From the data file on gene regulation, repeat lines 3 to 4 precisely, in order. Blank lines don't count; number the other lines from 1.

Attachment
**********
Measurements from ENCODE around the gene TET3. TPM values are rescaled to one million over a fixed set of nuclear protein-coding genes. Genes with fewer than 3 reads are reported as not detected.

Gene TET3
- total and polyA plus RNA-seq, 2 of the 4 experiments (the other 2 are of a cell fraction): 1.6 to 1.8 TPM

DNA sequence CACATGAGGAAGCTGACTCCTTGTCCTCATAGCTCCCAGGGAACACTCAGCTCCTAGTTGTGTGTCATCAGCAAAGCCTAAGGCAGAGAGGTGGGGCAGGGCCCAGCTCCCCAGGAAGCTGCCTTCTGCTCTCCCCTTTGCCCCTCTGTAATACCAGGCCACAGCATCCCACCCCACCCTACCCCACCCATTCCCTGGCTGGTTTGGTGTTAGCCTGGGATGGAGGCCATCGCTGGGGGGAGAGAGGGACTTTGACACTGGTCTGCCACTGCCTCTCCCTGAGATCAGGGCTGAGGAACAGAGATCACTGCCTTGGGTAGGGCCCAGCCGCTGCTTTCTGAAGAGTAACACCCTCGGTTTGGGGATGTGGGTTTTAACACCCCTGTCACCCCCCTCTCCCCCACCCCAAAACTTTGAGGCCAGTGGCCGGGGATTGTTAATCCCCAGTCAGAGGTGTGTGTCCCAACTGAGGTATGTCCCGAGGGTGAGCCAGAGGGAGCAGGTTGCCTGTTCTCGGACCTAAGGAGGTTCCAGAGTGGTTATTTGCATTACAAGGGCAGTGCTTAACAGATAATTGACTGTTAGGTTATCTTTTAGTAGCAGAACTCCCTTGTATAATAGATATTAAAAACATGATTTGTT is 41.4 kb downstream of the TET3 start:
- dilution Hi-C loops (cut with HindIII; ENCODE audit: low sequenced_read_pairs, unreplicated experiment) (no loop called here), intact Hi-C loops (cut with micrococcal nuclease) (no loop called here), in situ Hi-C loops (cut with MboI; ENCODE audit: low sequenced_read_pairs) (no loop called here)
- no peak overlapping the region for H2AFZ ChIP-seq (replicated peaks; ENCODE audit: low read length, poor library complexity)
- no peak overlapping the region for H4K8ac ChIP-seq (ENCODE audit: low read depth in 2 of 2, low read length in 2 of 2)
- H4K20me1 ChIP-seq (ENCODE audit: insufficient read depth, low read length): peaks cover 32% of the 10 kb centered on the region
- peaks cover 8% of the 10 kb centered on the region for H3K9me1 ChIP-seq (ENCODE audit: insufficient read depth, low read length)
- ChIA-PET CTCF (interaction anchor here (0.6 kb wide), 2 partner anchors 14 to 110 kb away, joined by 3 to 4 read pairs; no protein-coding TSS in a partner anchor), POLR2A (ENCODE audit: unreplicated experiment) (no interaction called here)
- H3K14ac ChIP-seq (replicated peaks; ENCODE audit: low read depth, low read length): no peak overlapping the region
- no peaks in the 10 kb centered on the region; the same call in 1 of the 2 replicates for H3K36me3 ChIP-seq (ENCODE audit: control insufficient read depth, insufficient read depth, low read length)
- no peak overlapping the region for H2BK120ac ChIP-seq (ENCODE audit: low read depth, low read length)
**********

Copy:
- total and polyA plus RNA-seq, 2 of the 4 experiments (the other 2 are of a cell fraction): 1.6 to 1.8 TPM

DNA sequence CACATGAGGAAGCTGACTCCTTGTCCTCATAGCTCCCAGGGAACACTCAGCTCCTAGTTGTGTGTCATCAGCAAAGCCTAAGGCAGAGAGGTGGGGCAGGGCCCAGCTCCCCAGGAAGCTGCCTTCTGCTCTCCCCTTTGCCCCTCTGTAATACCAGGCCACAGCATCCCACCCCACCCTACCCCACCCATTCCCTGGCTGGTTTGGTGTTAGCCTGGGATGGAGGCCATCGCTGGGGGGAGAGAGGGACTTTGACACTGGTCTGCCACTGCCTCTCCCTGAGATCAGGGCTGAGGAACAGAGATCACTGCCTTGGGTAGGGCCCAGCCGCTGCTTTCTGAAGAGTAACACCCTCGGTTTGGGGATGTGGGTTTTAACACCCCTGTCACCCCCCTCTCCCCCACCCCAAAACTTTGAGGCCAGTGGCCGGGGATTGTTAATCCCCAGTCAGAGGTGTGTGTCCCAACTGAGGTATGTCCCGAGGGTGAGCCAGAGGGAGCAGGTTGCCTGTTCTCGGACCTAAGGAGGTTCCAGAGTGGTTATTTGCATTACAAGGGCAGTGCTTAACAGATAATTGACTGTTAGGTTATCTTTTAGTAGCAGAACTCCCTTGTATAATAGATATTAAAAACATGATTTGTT is 41.4 kb downstream of the TET3 start: